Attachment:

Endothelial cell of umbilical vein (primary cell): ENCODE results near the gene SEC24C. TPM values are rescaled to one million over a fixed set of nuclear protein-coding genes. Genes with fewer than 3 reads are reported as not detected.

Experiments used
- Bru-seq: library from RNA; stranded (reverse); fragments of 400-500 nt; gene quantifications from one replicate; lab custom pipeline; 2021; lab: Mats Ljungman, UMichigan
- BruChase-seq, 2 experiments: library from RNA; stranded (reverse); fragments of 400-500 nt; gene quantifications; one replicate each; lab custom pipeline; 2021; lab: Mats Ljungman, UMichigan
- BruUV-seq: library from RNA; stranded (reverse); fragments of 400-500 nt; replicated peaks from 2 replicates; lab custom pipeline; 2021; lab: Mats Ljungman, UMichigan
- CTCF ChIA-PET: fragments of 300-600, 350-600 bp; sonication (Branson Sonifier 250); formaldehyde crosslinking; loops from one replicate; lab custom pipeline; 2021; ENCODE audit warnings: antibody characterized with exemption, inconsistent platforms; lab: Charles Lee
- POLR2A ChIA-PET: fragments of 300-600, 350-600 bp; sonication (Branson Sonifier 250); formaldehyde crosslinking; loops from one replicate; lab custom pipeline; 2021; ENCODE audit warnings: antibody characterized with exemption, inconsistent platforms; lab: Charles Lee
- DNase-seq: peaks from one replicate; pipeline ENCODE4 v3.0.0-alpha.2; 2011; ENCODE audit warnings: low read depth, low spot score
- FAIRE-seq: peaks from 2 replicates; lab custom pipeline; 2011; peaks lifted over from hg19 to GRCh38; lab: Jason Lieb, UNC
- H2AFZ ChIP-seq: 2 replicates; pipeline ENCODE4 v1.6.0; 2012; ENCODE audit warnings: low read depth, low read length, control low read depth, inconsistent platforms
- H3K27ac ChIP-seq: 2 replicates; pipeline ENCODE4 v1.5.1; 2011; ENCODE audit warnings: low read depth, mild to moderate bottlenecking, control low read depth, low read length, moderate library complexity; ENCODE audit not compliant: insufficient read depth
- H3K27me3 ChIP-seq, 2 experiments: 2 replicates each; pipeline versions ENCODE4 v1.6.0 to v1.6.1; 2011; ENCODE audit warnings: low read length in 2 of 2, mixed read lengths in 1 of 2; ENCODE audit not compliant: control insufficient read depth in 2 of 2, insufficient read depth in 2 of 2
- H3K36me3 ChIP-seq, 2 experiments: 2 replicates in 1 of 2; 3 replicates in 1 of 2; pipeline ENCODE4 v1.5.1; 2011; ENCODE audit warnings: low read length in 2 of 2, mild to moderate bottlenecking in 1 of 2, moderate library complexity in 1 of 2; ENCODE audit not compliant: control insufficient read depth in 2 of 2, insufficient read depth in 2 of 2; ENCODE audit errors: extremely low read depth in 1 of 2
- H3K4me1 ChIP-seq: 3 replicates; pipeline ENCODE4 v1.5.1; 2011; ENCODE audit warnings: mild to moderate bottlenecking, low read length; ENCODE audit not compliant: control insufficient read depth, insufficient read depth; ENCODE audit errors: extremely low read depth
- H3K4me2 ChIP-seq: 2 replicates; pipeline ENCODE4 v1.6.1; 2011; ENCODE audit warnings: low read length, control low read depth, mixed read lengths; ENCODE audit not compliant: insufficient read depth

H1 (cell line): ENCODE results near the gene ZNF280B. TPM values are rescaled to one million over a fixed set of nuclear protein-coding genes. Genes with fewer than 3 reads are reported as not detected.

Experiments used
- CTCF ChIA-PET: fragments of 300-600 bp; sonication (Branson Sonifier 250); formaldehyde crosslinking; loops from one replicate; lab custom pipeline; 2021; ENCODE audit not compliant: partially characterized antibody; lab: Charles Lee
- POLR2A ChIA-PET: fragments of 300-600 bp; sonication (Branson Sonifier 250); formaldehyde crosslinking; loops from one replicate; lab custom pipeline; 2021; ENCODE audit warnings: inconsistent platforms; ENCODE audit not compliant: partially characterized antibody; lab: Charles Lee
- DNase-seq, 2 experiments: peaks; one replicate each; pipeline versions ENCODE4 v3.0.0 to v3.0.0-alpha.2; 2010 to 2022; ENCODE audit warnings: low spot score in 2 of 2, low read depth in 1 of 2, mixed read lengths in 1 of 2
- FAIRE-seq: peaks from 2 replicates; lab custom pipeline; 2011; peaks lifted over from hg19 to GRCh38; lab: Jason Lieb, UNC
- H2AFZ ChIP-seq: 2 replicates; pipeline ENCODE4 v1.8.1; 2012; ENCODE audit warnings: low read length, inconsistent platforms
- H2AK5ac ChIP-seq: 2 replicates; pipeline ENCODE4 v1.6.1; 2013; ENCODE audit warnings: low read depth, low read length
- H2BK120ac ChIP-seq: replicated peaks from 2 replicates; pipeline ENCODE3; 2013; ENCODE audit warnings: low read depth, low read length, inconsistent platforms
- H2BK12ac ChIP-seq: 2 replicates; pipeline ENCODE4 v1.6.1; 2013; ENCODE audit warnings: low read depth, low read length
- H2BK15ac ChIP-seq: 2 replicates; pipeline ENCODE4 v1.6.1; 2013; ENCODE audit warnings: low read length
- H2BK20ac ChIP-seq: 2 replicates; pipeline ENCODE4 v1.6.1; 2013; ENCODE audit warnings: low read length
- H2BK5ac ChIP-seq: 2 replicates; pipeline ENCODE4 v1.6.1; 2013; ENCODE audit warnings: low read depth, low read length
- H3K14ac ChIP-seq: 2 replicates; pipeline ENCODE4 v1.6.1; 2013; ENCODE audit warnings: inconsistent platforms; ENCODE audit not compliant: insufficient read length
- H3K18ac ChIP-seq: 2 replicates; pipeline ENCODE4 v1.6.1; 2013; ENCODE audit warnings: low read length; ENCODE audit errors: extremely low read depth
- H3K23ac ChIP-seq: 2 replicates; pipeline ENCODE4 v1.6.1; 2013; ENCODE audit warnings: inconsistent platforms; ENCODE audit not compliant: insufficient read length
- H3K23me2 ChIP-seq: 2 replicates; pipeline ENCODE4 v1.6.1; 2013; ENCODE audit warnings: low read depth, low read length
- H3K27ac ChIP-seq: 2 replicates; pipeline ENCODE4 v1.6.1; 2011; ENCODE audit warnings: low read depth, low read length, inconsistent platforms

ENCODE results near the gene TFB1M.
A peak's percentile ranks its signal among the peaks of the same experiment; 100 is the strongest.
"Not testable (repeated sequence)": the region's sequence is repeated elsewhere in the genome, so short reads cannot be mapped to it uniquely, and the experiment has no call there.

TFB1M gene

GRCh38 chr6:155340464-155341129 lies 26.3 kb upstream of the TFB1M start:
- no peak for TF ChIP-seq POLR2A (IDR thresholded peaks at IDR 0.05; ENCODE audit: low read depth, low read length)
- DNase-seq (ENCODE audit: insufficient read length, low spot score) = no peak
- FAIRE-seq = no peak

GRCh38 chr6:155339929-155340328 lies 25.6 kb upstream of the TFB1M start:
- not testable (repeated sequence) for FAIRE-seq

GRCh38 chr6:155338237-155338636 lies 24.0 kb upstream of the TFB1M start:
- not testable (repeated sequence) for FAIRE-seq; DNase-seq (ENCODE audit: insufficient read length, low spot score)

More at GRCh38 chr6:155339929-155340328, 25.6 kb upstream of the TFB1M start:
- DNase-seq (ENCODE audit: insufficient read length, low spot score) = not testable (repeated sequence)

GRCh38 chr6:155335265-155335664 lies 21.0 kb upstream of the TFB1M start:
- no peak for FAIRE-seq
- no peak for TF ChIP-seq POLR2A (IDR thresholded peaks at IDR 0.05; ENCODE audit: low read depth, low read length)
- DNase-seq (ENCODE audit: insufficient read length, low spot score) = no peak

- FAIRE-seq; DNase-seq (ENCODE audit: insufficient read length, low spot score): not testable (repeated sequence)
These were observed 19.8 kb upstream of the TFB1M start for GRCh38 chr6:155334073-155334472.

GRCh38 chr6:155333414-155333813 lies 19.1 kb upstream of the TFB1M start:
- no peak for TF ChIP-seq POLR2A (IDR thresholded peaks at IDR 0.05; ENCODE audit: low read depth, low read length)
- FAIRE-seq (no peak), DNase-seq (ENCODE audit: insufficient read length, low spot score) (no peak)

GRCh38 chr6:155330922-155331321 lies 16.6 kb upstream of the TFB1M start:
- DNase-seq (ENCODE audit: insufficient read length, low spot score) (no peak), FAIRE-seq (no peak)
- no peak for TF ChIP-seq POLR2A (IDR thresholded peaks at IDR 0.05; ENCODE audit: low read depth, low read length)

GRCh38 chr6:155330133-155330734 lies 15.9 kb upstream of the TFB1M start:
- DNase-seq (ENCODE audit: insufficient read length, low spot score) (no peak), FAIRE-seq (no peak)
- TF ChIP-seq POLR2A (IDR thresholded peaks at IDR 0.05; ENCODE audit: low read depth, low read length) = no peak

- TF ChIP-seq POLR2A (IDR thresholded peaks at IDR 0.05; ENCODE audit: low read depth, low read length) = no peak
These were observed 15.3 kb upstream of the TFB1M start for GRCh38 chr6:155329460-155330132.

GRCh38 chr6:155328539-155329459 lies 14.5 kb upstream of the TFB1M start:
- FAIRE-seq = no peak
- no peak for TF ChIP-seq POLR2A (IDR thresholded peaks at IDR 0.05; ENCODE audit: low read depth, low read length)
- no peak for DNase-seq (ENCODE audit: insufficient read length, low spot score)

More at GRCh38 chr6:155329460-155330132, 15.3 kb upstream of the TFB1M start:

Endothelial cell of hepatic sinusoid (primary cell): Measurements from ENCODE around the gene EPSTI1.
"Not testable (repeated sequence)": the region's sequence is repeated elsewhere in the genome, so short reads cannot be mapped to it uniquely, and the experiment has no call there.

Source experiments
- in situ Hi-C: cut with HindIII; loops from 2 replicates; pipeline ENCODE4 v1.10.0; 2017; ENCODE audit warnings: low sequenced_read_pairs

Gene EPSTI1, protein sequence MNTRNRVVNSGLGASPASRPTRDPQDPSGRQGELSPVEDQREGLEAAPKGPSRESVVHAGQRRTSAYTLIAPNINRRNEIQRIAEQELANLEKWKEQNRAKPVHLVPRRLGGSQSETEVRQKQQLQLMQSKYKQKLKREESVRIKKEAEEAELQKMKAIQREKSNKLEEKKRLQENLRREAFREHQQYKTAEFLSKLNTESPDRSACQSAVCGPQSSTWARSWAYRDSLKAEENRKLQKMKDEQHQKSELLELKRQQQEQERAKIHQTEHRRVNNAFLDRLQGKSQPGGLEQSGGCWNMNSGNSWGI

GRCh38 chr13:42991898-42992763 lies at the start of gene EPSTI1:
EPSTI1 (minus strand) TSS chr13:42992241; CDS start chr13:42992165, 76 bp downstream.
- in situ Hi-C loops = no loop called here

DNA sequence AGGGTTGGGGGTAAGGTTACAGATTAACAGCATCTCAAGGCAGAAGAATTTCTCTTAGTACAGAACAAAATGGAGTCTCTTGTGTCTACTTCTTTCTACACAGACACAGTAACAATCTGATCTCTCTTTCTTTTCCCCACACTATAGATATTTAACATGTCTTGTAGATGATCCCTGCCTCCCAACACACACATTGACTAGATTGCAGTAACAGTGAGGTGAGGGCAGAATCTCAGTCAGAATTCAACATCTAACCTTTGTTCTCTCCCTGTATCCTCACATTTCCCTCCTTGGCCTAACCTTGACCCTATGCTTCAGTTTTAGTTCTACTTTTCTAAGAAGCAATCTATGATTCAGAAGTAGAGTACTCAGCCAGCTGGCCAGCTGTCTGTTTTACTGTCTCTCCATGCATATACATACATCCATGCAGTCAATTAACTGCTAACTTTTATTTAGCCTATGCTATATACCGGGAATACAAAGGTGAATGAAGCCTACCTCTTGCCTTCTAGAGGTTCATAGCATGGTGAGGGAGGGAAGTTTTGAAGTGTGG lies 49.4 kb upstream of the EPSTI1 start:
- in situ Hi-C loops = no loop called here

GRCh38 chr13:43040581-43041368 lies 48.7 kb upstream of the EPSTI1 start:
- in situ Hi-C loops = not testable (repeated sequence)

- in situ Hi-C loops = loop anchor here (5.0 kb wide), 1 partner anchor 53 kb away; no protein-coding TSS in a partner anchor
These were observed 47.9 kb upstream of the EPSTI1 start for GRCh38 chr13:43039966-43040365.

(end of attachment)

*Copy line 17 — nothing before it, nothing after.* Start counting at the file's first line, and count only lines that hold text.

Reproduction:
Experiments used